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This is a new release from the venerable EMANEM label which, categorically specializes in Free and Improvised music. The legendary Phil Minton has been a mainstay of the British Free Jazz movement for decades. Here, EMANEM has reissued tracks which originally appeared on Minton’s first solo effort for guitarist Fred Frith’s now defunct, “Rift” label and other tracks emanating from the early 1980’s.
Phil Minton gained considerable attention working with the famed Mike Westbrook Band. His unorthodox phrasing, improvisations and abstract vocal inventions were a perfect match for a burgeoning British avant-garde jazz scene. Minton’s second solo recording “A Doughnut in Both Hands” is a fitting testament to the unique capabilities and approach of this often misunderstood artist. The opening track “Orders For The Pals” suggests the forthcoming chain of events. Here, Minton incorporates a plaintive cry utilizing the upper register of his voice. Minton will not ordinarily stay within one motif or theme. He often starts, stops, alters the intensity, changes the mood and resumes his fascinating improvisational abilities. Minton stretches his vocal chords to almost unimaginable leaps and bounds; however, the mindset is that of an improviser. Perhaps Minton parallels the great free jazz saxophonist Evan Parker regarding improvisational technique and ingenuity. Granted, “A Doughnut In Both Hands” is not for everyone and will rarely enjoy any long-term exposure via radio airplay; however, the conceptual approach is unique and perhaps revolutionary. Minton frequently changes course during the course of 21 songs. You will hear traces of operatic librettos, yodeling, garbled speech, screeching, folksy humor and just about anything he can envision supplemented by an astonishing set of vocal chords. Phil Minton documents the history of anything and everything that can be produced by the human voice.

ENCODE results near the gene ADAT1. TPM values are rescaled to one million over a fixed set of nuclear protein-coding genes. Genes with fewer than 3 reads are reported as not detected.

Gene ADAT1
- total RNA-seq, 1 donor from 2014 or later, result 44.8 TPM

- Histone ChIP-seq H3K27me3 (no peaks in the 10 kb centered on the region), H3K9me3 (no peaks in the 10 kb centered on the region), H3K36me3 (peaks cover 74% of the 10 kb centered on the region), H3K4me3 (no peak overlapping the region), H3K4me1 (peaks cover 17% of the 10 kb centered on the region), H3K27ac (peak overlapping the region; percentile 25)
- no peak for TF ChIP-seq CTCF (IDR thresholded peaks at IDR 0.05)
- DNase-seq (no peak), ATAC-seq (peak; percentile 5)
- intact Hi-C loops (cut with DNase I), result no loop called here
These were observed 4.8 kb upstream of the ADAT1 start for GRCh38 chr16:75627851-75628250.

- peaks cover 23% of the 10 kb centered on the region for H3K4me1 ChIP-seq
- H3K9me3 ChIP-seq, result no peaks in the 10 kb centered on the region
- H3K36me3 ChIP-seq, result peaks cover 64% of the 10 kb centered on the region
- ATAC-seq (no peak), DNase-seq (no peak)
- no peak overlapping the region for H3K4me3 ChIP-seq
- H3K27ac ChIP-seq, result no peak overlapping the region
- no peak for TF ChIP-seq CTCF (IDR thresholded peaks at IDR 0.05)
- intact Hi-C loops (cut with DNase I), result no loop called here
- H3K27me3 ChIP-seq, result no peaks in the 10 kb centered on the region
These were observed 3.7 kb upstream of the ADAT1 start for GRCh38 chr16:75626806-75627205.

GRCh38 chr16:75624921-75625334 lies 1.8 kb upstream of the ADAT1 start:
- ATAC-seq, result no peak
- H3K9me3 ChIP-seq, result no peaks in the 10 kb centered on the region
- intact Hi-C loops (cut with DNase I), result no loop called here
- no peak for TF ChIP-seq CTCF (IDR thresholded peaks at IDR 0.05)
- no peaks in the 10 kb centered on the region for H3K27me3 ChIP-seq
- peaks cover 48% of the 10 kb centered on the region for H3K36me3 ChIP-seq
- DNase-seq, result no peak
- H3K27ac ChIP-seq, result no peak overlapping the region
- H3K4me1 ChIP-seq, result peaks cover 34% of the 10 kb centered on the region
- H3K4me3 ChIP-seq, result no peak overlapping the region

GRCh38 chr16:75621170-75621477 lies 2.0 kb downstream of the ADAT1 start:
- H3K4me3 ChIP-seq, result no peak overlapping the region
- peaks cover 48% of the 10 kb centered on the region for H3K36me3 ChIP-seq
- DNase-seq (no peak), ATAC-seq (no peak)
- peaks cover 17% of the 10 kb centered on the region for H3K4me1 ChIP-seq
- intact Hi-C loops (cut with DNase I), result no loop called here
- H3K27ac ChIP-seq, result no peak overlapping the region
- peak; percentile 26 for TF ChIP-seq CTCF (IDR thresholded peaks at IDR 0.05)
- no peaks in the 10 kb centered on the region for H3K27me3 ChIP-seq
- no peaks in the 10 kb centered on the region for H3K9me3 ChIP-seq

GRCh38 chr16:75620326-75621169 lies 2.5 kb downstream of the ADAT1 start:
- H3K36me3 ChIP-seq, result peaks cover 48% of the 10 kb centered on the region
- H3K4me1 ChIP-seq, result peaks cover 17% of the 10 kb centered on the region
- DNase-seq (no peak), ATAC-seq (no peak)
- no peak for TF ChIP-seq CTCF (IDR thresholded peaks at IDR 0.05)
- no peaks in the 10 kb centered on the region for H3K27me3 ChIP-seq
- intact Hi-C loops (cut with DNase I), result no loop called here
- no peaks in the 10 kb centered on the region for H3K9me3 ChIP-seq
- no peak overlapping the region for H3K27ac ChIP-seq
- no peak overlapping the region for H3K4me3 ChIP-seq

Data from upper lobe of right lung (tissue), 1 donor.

I love jazz because anything is possible; it has few rules and the best jazz breaks those ones. I prefer free improv because it doesn't really have any rules at all.
I was first exposed to jazz in my teens (in the late sixties).
The first jazz record I bought was Filles de Kilimanjaro by Miles Davis, shortly followed by Extrapolation by John McLaughlin.
My advice to new listeners is to listen as widely as possible and not to make snap judgments--stick with it.